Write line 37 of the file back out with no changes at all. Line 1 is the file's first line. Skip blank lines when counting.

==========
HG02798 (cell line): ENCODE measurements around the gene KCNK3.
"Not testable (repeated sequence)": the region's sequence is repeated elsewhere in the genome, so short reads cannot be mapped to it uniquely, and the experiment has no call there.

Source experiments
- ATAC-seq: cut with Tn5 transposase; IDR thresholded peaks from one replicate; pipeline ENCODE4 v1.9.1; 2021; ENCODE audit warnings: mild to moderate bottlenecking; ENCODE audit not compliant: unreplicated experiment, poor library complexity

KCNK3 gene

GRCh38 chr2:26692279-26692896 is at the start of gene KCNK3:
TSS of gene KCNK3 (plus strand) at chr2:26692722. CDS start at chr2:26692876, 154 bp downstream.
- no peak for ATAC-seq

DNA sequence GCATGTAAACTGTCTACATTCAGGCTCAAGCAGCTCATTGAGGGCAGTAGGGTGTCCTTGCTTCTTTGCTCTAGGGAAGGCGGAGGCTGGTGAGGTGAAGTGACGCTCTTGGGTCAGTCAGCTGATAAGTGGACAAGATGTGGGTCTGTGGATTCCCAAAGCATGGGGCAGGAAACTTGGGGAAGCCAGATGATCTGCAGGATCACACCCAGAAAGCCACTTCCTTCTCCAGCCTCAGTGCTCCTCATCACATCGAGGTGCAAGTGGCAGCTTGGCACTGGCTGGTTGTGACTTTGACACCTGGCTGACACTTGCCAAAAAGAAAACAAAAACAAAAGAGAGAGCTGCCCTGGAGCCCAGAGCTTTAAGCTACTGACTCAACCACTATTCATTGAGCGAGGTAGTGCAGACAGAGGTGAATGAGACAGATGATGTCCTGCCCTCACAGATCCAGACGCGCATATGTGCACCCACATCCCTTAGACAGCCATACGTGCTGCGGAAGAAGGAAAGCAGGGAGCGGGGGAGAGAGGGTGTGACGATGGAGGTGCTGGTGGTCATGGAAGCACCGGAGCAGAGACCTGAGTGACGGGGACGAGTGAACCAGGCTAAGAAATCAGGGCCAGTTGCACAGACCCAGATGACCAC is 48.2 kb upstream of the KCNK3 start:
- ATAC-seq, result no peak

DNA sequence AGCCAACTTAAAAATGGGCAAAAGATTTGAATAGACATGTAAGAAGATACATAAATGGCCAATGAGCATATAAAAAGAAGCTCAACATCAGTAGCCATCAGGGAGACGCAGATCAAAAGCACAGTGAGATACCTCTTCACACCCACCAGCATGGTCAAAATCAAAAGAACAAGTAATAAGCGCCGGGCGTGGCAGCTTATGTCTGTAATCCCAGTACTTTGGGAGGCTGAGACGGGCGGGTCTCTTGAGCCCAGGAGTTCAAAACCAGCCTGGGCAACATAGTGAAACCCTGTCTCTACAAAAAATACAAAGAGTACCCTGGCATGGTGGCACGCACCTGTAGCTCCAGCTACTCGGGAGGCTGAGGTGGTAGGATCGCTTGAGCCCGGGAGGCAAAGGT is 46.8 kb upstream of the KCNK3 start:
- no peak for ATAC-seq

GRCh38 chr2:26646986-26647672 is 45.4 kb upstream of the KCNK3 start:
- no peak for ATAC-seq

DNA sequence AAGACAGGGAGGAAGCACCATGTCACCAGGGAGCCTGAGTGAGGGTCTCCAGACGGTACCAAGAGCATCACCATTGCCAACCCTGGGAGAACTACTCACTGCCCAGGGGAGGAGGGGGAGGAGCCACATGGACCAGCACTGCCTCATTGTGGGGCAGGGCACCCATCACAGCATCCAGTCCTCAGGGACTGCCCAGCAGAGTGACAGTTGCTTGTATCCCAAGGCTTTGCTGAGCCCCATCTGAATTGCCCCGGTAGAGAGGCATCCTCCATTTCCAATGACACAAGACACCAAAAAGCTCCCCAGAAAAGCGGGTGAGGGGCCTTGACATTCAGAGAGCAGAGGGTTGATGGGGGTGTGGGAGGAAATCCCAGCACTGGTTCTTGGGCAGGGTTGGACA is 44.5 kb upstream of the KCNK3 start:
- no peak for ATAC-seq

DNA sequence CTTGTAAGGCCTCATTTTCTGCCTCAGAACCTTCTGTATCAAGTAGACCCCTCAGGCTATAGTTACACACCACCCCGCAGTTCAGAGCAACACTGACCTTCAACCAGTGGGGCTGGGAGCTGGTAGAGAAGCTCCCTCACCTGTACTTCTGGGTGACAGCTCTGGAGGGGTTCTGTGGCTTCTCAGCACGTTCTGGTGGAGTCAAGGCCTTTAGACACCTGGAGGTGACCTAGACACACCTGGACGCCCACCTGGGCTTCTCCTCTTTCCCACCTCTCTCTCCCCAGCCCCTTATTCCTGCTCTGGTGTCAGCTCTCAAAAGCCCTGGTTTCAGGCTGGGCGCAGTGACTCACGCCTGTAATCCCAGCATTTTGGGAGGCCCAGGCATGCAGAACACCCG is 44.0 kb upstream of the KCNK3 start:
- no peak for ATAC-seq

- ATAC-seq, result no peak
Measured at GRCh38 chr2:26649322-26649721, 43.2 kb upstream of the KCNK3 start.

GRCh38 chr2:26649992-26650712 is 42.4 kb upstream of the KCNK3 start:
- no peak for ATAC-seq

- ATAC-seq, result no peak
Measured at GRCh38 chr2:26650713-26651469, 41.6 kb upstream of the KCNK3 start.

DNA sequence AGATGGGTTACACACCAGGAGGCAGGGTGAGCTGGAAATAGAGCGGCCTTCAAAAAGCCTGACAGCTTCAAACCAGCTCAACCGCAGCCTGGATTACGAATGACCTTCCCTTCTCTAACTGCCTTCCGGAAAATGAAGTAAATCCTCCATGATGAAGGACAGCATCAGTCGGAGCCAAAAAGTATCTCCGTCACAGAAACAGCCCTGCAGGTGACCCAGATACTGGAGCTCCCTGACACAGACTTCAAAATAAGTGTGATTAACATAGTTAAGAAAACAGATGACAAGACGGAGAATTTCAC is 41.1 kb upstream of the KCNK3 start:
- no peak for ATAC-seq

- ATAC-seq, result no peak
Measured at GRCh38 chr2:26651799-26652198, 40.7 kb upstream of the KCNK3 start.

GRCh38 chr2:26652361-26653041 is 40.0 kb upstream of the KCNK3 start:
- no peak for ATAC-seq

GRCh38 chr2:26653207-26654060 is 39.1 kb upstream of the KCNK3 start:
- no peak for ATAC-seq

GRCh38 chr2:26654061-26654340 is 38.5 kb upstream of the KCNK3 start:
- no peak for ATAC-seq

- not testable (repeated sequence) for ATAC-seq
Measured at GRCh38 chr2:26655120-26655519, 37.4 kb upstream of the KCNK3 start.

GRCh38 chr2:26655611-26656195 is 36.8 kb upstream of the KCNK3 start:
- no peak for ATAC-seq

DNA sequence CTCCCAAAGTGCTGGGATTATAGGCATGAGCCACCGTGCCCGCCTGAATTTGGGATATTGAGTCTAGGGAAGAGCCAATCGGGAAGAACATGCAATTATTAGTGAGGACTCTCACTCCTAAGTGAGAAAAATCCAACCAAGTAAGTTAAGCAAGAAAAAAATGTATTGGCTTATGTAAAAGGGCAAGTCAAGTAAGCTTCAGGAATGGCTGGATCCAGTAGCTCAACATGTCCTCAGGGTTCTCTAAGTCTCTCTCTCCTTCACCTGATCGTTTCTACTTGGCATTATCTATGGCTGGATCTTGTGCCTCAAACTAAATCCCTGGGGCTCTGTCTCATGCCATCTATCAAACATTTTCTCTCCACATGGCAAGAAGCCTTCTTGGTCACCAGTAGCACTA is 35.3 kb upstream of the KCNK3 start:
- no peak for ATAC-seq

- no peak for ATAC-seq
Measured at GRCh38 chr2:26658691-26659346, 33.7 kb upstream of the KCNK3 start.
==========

GRCh38 chr2:26655611-26656195 is 36.8 kb upstream of the KCNK3 start: